Stop Driving on Aruba’s Beaches
Ban Serio! This Has to Stop—The Sea Turtles Are Coming (or maybe not)!
The Aruba Tourism Authority recently launched a local awareness campaign, Ban Serio! (a Papiamento phrase basically meaning let’s get serious), calling attention to respecting our environment. A group of locals—Cado de Lannoy, Ashlin Ahlip, and Patrick Beke—launched a grassroots awareness campaign a couple of years ago called Blue Blocks (read about it here), painting awareness messages on blue blocks and placing them at strategic beach and dune areas that four-wheel drive vehicles frequent, negatively impacting our ecosystem. The Aruba Hotel and Tourism Association, the Aruba Tourism Authority, and our beach police cosponsored signage near the dunes and beaches, advising that it is against the law to drive on our beaches and dunes. And yet, here we are. A When in Aruba reader reached out to me to share these images she took today. She volunteers for Turtugaruba, a local non-profit organization that tends to the nests of sea turtles every nesting season (late March to November). The disturbing images reveal that four-wheel drive vehicles are blatantly disregarding the signage.
The island is about six weeks into nesting season, and according to Turtugaruba president Edith van de Wal, Aruba (and the Caribbean as a whole) is experiencing the slowest start to nesting season ever recorded. The area pictured in these images is near the California Dunes and beach area, where sea turtles nest, with this week marking the typical start to nesting in this area. Vehicles driving in this area will destroy any nests made here, or keep sea turtles from nesting at all.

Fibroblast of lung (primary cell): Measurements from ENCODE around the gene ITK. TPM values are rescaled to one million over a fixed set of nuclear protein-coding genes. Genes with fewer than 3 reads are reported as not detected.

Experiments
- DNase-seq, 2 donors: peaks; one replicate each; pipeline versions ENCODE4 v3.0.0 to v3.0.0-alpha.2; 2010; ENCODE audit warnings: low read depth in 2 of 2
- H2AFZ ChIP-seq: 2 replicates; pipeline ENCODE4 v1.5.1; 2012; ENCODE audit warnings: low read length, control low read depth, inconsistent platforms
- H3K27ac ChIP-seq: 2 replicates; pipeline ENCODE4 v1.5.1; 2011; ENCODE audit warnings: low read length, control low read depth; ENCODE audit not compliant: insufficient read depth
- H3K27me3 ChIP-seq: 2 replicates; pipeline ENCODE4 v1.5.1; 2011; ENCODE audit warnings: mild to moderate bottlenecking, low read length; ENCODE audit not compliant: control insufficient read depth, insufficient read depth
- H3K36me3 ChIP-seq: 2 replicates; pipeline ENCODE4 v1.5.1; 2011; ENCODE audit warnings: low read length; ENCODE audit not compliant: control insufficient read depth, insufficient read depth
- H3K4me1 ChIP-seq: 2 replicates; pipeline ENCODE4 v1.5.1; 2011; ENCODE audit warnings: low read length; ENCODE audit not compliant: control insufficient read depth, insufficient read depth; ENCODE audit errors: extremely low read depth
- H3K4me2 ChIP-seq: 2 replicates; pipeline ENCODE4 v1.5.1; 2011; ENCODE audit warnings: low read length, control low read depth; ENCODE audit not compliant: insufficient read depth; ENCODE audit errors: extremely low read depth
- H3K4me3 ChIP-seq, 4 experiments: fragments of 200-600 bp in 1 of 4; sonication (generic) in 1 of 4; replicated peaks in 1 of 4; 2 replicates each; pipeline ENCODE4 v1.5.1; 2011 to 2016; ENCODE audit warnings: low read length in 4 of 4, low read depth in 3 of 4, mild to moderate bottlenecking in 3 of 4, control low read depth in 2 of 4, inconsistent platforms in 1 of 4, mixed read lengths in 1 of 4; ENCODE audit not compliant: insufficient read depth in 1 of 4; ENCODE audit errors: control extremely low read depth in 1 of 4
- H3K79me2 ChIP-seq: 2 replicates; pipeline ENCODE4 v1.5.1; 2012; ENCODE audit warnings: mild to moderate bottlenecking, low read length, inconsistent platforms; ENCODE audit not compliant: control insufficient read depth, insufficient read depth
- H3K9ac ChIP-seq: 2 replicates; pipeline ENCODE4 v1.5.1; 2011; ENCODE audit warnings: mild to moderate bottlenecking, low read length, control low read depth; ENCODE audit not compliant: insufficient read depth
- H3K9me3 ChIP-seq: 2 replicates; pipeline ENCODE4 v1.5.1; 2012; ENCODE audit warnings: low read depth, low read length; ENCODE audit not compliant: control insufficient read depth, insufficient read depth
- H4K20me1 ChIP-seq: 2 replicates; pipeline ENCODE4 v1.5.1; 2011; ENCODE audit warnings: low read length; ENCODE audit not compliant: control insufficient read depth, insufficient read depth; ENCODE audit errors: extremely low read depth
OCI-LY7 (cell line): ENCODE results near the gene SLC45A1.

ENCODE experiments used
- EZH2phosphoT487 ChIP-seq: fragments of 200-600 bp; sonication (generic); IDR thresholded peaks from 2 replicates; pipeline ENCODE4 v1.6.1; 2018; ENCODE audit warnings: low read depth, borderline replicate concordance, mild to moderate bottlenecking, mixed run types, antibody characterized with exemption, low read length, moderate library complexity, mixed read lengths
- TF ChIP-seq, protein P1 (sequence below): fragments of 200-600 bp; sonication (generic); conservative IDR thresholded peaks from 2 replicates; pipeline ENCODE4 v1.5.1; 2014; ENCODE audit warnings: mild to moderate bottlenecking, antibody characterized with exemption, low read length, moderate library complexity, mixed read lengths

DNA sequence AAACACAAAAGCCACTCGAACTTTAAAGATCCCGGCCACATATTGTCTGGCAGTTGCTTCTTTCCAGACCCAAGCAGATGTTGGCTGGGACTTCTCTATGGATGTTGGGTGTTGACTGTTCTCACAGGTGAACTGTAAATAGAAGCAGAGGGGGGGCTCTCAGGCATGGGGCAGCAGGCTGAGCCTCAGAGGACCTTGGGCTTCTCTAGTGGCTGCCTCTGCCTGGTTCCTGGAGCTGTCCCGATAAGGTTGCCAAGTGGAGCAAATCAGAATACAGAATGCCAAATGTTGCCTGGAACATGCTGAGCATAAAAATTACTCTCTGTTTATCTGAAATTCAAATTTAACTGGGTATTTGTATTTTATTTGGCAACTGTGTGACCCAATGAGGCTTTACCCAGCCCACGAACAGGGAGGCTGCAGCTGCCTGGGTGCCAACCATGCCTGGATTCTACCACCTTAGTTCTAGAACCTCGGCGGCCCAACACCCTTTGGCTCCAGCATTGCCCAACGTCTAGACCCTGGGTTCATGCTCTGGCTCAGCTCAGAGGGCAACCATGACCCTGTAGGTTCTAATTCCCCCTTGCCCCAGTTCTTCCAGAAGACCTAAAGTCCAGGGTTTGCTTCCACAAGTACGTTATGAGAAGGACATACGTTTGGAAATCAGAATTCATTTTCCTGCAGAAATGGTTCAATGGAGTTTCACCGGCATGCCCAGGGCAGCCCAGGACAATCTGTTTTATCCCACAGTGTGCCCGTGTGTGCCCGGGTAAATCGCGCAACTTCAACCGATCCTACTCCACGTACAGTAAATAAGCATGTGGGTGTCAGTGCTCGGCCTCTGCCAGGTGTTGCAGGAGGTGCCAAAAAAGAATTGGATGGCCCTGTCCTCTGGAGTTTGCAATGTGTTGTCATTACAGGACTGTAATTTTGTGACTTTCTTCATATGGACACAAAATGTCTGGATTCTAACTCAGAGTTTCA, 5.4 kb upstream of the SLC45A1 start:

Who is guilty? Usually, it’s just a few that spoil it for everyone, and the blame can be spread out between a few locals (you KNOW better—where is your pride in your homeland?), visitors (just because you are not in your home country does not mean you can ignore the laws of the country you are visiting), and a few off-road tour companies (most respect the dunes and beaches, but I have witnessed firsthand ABC Tour’s Jeeps doing wheelies on the protected beaches).
I get it—weren’t dune buggies, Jeeps, ATVs, and UTVS made for this kinda fun? The beautiful, soft white sands of our dunes and beaches seem like prime terra for a four-wheeling adventure. But our ecosystem relies on these areas to provide habitat for local flora and fauna. Driving on the dunes destroys the vegetation that stabilizes the dunes, creating a ripple effect that threatens more species, including endangered species.
Everyone is encouraged to explore our island—there are so many scenic dirt roads and trails throughout our countryside and along the coast that can be enjoyed with a four-wheel drive vehicle. Can we give nature a break and stay off the dunes and beaches?